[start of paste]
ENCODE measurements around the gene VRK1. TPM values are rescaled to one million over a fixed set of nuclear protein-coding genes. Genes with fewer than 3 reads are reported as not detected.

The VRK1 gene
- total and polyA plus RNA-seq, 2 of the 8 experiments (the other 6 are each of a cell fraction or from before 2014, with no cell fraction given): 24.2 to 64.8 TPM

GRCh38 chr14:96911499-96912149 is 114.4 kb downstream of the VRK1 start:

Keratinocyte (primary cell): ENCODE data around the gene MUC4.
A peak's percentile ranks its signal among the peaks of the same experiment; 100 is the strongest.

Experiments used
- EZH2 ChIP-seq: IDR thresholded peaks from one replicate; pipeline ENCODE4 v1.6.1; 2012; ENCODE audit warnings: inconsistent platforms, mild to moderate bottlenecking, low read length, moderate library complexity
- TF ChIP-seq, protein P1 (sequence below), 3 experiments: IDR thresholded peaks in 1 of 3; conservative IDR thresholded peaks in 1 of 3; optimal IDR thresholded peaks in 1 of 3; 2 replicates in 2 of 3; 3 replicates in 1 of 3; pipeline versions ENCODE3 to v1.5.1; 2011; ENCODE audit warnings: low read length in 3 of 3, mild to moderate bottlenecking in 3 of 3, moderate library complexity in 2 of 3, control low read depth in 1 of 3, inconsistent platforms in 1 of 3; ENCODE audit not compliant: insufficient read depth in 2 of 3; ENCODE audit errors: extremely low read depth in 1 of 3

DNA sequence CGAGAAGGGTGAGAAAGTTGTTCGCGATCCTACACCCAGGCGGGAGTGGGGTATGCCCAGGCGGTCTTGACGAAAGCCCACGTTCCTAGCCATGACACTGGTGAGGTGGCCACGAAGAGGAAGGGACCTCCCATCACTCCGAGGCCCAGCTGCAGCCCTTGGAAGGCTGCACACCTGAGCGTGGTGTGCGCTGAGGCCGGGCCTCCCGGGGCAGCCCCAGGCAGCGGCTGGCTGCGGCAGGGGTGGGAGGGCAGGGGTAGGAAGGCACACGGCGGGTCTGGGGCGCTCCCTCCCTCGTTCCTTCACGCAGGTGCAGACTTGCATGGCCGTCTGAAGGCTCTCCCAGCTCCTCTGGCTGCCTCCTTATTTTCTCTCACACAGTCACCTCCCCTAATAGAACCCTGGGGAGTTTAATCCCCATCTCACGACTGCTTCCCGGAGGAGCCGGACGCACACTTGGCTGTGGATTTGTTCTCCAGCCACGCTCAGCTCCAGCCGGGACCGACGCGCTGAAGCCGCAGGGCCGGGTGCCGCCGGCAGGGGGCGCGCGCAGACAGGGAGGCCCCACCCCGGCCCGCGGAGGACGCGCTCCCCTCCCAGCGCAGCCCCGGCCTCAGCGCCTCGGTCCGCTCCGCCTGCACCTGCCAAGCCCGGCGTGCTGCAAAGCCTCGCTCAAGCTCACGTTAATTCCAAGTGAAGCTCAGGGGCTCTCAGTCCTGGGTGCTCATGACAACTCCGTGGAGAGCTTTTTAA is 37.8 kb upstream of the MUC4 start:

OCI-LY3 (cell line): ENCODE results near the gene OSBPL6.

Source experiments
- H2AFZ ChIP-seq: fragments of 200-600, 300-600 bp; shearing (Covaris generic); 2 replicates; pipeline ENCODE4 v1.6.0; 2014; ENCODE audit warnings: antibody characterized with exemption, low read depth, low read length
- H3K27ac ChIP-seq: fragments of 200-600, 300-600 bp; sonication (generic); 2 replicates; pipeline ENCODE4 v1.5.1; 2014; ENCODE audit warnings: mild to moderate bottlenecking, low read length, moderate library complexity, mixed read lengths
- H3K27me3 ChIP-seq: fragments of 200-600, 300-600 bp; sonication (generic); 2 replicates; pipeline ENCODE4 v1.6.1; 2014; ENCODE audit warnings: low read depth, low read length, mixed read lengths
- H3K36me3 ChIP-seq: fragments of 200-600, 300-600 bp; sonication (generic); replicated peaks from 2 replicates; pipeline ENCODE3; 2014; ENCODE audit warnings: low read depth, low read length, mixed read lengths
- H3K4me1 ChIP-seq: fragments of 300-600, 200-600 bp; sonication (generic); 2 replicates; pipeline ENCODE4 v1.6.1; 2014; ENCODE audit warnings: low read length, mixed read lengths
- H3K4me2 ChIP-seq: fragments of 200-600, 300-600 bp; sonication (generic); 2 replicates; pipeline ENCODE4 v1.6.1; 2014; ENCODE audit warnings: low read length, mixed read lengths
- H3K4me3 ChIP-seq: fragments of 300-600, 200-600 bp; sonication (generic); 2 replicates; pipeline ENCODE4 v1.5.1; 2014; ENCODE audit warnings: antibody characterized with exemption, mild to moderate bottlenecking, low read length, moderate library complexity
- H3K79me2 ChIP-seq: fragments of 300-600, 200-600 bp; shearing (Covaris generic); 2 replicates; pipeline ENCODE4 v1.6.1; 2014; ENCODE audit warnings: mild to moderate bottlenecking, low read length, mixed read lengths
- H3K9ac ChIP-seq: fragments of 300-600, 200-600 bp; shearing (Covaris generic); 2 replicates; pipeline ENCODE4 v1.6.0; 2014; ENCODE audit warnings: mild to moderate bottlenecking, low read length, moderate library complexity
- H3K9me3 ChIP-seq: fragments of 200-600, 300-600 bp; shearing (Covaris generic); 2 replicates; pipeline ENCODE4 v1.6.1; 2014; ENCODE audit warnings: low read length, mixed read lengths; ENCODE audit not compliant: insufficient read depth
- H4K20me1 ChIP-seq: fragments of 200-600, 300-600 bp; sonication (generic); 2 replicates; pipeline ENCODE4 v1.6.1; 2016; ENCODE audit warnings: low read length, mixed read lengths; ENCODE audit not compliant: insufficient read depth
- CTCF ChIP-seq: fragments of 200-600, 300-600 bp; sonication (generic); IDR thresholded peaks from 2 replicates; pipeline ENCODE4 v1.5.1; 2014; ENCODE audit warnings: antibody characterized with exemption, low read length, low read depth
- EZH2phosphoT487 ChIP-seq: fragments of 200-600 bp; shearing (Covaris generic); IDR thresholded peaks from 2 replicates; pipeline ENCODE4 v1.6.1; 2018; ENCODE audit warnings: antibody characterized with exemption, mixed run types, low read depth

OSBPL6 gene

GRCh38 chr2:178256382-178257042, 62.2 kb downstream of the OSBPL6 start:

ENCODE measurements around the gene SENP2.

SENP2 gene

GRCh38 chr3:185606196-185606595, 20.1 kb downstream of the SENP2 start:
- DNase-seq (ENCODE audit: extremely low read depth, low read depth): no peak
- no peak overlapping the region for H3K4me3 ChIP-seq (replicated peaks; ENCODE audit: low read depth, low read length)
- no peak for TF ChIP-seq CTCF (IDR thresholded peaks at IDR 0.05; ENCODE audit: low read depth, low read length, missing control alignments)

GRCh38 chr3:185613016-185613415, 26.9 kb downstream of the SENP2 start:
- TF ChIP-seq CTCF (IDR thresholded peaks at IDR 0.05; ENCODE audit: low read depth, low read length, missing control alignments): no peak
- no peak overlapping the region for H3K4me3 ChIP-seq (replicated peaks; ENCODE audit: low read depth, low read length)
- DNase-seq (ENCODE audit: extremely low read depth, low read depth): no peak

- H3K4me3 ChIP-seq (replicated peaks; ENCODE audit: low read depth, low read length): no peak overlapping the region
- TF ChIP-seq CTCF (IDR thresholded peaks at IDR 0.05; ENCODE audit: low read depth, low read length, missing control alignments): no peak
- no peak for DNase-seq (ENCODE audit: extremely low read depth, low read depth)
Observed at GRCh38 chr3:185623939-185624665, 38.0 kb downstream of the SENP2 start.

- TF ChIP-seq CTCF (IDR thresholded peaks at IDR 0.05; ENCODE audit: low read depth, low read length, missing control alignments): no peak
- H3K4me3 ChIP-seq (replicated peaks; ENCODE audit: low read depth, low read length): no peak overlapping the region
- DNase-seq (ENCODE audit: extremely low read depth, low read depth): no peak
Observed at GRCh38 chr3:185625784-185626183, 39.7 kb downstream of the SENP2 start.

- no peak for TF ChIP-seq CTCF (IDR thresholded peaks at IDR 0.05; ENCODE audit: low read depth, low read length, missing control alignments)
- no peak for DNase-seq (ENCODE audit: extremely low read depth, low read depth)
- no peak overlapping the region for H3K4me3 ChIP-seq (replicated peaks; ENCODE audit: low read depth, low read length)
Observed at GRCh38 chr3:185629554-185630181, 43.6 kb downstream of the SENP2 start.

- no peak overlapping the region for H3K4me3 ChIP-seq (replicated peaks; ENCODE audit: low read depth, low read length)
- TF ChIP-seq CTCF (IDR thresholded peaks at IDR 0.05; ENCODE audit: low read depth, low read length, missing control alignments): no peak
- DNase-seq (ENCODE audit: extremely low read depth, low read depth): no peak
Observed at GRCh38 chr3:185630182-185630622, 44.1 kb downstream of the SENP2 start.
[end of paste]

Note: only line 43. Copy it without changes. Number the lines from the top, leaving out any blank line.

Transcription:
- H3K4me3 ChIP-seq (replicated peaks; ENCODE audit: low read depth, low read length): no peak overlapping the region